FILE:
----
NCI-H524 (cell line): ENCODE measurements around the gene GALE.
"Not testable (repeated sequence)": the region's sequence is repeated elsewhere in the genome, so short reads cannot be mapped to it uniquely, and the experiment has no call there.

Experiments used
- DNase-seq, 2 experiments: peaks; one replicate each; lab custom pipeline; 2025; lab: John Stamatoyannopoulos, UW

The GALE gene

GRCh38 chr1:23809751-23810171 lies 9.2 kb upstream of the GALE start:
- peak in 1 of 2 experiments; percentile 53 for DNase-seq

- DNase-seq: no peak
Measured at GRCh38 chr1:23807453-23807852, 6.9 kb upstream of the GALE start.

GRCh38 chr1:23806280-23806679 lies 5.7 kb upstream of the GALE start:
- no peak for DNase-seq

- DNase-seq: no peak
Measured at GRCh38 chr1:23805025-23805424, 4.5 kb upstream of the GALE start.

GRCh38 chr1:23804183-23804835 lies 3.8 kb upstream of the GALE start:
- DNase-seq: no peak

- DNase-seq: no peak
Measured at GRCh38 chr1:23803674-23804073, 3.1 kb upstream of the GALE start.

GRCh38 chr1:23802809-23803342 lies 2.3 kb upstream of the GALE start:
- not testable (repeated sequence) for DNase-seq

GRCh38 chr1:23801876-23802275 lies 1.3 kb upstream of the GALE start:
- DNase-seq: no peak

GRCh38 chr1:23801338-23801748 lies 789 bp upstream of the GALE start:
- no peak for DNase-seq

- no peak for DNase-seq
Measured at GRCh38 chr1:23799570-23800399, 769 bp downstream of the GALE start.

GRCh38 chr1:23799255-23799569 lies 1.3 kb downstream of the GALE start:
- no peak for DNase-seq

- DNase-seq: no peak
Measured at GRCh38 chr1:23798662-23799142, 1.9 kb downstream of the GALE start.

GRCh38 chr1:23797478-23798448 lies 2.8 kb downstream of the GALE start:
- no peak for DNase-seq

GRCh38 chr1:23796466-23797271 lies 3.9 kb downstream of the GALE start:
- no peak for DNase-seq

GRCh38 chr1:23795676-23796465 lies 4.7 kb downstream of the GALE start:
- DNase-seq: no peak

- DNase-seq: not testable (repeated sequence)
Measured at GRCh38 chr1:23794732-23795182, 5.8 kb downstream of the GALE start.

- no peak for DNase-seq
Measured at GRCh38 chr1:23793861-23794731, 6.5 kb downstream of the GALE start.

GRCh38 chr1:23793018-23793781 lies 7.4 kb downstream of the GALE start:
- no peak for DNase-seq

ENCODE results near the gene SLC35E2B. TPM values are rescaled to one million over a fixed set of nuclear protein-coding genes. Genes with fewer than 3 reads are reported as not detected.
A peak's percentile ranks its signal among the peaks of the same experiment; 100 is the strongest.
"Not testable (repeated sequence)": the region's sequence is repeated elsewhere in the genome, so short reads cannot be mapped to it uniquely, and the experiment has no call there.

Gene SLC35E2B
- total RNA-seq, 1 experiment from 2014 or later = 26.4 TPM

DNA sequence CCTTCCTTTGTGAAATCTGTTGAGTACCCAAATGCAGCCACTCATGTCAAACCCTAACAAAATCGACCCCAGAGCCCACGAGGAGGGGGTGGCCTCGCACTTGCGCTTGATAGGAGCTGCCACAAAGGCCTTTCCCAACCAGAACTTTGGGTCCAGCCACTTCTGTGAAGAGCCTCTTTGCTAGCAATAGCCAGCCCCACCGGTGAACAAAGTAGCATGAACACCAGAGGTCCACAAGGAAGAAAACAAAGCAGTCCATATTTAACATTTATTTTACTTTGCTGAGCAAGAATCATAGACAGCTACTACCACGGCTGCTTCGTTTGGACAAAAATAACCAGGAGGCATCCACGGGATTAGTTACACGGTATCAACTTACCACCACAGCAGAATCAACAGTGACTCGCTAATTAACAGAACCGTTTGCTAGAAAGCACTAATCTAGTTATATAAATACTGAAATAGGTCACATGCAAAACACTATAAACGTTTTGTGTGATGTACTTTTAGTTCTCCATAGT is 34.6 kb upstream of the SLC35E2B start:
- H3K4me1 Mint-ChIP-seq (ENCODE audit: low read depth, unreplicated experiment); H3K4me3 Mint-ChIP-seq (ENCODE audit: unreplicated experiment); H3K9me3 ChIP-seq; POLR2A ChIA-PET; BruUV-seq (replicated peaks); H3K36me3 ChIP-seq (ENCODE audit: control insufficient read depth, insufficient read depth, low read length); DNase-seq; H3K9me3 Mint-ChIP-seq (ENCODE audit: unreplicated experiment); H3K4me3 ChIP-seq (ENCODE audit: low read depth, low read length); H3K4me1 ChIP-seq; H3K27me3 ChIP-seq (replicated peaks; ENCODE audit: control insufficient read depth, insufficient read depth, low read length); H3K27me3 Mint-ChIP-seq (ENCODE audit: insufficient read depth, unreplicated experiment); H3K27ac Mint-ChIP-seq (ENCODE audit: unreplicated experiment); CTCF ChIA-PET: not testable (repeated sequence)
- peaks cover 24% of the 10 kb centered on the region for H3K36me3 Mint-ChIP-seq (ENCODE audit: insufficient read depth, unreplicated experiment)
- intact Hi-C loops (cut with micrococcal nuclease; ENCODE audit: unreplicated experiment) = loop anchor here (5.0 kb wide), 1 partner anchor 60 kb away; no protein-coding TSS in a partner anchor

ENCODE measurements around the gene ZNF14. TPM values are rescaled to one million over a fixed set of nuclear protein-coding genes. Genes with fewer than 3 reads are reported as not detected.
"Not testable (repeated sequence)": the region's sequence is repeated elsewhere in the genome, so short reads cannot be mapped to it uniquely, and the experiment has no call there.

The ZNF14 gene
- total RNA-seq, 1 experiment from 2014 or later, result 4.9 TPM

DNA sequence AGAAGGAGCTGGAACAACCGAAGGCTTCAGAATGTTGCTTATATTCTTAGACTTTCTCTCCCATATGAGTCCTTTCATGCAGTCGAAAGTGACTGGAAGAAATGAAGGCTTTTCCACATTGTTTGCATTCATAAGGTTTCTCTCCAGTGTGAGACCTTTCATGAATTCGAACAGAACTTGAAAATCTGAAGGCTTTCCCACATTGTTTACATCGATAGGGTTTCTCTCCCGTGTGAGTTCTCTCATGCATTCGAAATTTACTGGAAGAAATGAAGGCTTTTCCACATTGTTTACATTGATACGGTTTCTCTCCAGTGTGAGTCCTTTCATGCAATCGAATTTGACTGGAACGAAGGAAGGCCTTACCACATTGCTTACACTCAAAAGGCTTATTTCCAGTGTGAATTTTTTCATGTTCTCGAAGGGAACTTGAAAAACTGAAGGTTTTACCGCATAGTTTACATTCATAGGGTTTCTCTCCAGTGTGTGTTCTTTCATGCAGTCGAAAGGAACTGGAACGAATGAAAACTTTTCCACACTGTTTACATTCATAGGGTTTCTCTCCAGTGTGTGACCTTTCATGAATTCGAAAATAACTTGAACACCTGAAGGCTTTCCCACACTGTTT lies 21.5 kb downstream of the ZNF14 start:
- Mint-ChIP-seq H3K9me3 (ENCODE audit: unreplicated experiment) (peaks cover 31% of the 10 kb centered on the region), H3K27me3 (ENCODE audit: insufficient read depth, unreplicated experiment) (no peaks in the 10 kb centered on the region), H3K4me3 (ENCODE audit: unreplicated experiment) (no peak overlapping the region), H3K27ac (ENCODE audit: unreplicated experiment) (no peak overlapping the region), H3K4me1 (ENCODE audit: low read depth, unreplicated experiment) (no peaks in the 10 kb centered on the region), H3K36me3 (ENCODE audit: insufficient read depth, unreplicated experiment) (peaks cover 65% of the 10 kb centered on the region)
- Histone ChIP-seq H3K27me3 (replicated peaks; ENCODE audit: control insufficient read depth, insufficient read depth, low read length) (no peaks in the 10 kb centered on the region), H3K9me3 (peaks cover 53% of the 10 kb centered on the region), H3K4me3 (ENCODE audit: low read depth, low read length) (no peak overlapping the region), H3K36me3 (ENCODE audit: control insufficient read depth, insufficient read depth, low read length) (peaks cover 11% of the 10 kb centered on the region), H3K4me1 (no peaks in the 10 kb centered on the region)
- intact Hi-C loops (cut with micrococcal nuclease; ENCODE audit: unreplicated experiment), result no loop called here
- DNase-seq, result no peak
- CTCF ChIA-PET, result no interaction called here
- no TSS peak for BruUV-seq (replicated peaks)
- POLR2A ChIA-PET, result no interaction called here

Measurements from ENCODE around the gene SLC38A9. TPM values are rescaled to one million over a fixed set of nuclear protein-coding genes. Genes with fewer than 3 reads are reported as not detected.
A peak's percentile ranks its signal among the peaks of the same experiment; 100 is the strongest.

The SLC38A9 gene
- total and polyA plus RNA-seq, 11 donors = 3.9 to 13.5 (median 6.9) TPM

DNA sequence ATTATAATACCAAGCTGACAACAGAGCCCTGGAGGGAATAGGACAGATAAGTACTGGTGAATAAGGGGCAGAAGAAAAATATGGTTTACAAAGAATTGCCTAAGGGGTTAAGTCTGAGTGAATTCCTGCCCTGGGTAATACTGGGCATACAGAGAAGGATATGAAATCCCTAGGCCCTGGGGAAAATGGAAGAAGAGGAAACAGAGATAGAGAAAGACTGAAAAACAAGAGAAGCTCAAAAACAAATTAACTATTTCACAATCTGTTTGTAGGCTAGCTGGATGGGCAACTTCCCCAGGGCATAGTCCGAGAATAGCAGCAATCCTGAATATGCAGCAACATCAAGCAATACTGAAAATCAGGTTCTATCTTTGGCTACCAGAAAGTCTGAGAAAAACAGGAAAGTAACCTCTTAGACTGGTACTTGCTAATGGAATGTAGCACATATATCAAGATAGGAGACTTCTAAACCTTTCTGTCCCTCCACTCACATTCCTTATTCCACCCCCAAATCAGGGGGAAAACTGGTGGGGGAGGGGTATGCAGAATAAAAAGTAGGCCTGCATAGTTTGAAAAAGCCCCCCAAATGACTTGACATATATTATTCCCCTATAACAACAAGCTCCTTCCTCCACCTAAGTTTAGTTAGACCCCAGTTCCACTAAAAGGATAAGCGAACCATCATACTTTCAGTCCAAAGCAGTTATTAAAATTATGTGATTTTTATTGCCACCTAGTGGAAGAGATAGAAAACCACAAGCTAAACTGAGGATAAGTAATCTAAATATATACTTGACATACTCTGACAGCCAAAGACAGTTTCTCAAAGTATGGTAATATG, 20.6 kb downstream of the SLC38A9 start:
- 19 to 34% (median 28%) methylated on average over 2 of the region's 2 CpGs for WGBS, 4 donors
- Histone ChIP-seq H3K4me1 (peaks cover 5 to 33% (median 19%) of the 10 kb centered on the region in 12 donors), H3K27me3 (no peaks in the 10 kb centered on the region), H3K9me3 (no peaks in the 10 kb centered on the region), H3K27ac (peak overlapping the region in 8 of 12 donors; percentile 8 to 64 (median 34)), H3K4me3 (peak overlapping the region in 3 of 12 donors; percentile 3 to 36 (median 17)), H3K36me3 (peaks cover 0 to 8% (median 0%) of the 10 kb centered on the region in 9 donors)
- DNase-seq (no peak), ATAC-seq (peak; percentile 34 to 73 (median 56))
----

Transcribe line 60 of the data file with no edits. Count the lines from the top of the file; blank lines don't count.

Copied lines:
- CTCF ChIA-PET, result no interaction called here